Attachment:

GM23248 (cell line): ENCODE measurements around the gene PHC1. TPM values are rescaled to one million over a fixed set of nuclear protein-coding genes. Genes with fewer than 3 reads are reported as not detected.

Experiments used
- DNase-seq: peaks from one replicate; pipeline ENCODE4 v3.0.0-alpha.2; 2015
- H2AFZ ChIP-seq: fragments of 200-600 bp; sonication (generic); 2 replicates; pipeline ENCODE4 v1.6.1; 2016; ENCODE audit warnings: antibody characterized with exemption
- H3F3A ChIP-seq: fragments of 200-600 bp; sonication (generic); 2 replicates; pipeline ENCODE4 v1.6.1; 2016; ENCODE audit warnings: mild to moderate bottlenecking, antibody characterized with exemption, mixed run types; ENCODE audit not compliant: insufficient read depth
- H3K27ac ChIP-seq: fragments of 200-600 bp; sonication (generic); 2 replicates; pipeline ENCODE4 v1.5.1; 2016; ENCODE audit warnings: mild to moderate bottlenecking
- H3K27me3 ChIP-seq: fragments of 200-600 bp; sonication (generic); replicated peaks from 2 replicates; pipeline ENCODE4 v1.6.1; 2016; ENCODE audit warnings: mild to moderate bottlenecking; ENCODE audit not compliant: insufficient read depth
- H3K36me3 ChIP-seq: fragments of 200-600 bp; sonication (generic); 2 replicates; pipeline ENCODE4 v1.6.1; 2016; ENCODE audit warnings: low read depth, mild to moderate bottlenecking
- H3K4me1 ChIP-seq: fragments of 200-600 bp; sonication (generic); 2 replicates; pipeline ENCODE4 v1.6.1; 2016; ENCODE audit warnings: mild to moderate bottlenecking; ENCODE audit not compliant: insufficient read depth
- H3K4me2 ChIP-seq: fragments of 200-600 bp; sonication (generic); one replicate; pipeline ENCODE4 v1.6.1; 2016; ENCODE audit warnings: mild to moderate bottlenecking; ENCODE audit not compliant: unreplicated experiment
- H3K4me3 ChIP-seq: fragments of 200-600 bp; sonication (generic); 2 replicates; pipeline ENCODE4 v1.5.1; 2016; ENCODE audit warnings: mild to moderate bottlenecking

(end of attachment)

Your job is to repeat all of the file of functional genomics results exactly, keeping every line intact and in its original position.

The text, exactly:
GM23248 (cell line): ENCODE measurements around the gene PHC1. TPM values are rescaled to one million over a fixed set of nuclear protein-coding genes. Genes with fewer than 3 reads are reported as not detected.

Experiments used
- DNase-seq: peaks from one replicate; pipeline ENCODE4 v3.0.0-alpha.2; 2015
- H2AFZ ChIP-seq: fragments of 200-600 bp; sonication (generic); 2 replicates; pipeline ENCODE4 v1.6.1; 2016; ENCODE audit warnings: antibody characterized with exemption
- H3F3A ChIP-seq: fragments of 200-600 bp; sonication (generic); 2 replicates; pipeline ENCODE4 v1.6.1; 2016; ENCODE audit warnings: mild to moderate bottlenecking, antibody characterized with exemption, mixed run types; ENCODE audit not compliant: insufficient read depth
- H3K27ac ChIP-seq: fragments of 200-600 bp; sonication (generic); 2 replicates; pipeline ENCODE4 v1.5.1; 2016; ENCODE audit warnings: mild to moderate bottlenecking
- H3K27me3 ChIP-seq: fragments of 200-600 bp; sonication (generic); replicated peaks from 2 replicates; pipeline ENCODE4 v1.6.1; 2016; ENCODE audit warnings: mild to moderate bottlenecking; ENCODE audit not compliant: insufficient read depth
- H3K36me3 ChIP-seq: fragments of 200-600 bp; sonication (generic); 2 replicates; pipeline ENCODE4 v1.6.1; 2016; ENCODE audit warnings: low read depth, mild to moderate bottlenecking
- H3K4me1 ChIP-seq: fragments of 200-600 bp; sonication (generic); 2 replicates; pipeline ENCODE4 v1.6.1; 2016; ENCODE audit warnings: mild to moderate bottlenecking; ENCODE audit not compliant: insufficient read depth
- H3K4me2 ChIP-seq: fragments of 200-600 bp; sonication (generic); one replicate; pipeline ENCODE4 v1.6.1; 2016; ENCODE audit warnings: mild to moderate bottlenecking; ENCODE audit not compliant: unreplicated experiment
- H3K4me3 ChIP-seq: fragments of 200-600 bp; sonication (generic); 2 replicates; pipeline ENCODE4 v1.5.1; 2016; ENCODE audit warnings: mild to moderate bottlenecking